Subject: Re: take 2; which way should we go for /etc/rc...
To: None <email@example.com>
From: Allen Briggs <firstname.lastname@example.org>
Date: 12/08/1999 08:36:18
> } BSD didn't do everything Right, and /etc/rc is a good example of that, I
> } think. It has some good points, but it isn't perfect.
> Even with its warts, I like it a heck of a lot more then the SysV way.
Do you have things that you specifically don't like about the SysV way,
or is it a nebulous, undefined dislike? If this discussion is going to
get anywhere at all, we need to understand the issues--why don't you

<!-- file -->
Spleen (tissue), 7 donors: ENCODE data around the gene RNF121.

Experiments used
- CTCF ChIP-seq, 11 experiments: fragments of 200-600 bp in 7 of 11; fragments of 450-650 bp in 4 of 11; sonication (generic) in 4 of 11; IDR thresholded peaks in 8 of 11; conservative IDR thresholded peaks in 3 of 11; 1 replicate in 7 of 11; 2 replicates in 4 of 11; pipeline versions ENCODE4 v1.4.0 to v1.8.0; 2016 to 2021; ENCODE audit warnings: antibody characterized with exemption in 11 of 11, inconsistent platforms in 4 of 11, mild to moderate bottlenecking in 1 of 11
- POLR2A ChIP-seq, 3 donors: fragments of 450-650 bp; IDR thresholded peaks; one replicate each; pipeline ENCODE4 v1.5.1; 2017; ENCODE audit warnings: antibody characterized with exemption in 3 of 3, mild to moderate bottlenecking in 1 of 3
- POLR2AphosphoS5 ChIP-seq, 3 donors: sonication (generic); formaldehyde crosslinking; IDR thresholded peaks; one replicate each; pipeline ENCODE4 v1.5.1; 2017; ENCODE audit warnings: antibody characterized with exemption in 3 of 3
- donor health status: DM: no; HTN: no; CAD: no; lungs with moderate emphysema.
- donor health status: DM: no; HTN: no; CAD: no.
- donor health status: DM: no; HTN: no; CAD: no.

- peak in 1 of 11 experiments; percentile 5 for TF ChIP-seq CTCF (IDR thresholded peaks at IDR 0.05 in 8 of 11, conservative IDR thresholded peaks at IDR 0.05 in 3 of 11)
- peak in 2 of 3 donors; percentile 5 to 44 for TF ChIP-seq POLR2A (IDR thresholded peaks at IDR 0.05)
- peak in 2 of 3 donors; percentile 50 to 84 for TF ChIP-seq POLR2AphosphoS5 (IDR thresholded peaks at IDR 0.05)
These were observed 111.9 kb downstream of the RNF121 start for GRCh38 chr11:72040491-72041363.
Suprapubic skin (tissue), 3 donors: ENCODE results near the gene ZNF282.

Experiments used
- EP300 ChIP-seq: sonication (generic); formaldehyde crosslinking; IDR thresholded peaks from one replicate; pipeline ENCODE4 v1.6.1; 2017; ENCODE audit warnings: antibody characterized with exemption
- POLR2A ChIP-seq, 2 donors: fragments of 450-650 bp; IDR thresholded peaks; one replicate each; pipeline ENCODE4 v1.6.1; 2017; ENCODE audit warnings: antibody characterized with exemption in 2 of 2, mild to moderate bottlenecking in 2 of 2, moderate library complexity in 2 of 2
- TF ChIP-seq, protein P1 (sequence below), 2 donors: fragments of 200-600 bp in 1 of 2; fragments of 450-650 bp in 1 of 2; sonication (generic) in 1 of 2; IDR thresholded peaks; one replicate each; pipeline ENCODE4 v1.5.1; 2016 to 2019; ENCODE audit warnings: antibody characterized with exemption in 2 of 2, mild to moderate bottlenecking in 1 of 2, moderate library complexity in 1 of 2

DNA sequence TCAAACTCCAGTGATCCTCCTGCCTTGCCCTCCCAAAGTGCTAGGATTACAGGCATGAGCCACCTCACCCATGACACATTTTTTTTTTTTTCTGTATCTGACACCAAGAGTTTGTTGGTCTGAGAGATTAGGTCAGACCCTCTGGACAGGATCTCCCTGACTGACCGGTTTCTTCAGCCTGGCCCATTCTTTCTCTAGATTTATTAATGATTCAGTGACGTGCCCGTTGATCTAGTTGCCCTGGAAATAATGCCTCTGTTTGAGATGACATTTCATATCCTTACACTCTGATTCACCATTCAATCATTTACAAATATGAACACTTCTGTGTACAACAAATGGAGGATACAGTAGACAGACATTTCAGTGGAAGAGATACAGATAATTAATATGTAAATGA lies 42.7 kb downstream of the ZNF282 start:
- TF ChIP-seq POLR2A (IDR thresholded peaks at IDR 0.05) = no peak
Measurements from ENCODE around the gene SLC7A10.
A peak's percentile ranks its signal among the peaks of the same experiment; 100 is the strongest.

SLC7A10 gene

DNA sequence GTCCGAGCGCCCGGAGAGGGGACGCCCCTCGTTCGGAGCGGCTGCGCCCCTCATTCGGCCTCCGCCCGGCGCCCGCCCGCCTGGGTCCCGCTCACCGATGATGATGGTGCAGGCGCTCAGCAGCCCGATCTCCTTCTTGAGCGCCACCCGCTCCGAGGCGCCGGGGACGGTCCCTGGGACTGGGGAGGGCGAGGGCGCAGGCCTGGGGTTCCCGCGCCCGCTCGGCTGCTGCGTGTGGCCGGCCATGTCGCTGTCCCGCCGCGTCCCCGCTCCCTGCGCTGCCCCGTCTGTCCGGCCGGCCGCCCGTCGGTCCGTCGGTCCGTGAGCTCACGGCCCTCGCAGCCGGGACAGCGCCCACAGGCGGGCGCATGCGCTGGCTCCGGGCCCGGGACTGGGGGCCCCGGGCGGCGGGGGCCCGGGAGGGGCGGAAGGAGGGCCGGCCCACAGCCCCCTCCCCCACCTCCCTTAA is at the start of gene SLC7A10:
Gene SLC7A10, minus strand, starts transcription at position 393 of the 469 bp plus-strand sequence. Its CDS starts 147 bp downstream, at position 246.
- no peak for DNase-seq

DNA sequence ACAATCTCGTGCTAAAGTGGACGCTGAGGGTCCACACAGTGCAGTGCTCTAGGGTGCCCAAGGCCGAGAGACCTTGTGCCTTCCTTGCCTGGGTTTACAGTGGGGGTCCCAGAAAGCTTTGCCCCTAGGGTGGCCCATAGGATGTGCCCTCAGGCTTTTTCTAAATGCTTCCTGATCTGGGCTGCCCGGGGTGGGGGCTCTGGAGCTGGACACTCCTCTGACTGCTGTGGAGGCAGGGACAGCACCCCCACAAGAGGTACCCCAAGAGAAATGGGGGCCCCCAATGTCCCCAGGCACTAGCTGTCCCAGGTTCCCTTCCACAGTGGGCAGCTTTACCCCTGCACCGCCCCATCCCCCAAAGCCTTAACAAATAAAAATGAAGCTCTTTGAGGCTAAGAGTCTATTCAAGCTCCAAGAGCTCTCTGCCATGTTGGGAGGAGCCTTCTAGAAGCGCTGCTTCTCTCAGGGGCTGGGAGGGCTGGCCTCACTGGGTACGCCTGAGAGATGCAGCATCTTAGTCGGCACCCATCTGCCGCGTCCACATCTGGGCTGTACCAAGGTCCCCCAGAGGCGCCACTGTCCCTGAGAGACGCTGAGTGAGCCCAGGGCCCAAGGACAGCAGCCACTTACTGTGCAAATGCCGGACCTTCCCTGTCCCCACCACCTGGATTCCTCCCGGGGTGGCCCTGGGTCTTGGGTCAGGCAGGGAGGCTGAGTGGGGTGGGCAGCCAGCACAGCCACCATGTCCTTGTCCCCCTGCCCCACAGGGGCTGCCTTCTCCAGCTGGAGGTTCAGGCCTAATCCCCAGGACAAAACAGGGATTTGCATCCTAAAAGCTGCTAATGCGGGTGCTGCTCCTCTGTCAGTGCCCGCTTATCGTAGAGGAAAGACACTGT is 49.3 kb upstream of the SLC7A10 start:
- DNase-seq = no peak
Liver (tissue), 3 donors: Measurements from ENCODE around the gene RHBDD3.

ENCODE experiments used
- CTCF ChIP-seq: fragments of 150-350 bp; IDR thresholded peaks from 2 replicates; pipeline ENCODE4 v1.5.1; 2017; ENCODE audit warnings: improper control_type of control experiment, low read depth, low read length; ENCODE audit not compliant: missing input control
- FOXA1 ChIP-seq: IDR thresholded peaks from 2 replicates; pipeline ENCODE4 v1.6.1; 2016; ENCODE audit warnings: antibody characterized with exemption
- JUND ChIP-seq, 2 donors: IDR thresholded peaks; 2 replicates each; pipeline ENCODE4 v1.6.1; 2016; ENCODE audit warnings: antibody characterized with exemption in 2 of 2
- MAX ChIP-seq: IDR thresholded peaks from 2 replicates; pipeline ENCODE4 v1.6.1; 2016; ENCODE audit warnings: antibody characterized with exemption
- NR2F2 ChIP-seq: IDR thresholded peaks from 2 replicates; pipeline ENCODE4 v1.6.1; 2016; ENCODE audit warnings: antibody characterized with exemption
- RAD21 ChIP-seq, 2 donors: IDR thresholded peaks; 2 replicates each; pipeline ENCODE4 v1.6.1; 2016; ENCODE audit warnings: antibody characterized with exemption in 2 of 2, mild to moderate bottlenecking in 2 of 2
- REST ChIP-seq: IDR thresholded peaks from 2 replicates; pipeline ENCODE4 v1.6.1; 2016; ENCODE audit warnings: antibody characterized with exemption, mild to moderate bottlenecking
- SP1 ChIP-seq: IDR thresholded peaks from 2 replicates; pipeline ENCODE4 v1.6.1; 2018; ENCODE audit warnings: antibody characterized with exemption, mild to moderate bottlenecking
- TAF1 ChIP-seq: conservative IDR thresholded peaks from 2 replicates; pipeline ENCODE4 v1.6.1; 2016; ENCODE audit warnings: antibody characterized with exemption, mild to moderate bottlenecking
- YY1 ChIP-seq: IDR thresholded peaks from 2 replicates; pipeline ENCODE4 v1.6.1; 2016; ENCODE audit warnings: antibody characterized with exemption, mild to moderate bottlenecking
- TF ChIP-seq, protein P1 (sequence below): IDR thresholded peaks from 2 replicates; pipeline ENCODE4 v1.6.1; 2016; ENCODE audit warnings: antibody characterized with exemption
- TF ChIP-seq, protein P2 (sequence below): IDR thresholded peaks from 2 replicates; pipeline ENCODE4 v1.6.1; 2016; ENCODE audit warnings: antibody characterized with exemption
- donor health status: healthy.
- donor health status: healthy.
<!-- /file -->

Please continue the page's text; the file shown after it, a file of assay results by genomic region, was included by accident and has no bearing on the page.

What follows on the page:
like it? What, specifically, do you like about the traditional way?
That it's traditional is a valid statement, but I don't think that
magically outweighs any other argument. [For example, I rather like
indoor plumbing and it wasn't traditional when it came around... and
it has its warts--like causing MAJOR damage when it fails. ;-]
Personally, I don't like runlevels (and I don't believe they are seriously
being considered here). I don't like having the configuration information
spread around so much (which isn't a problem if we use rc.conf with the
startup scripts). I don't like spawning a bunch of "extra" shells during
startup on my old, slow hardware (bfd--I only reboot often when I'm
working on kernel stuff and I can easily customize the startup on dev.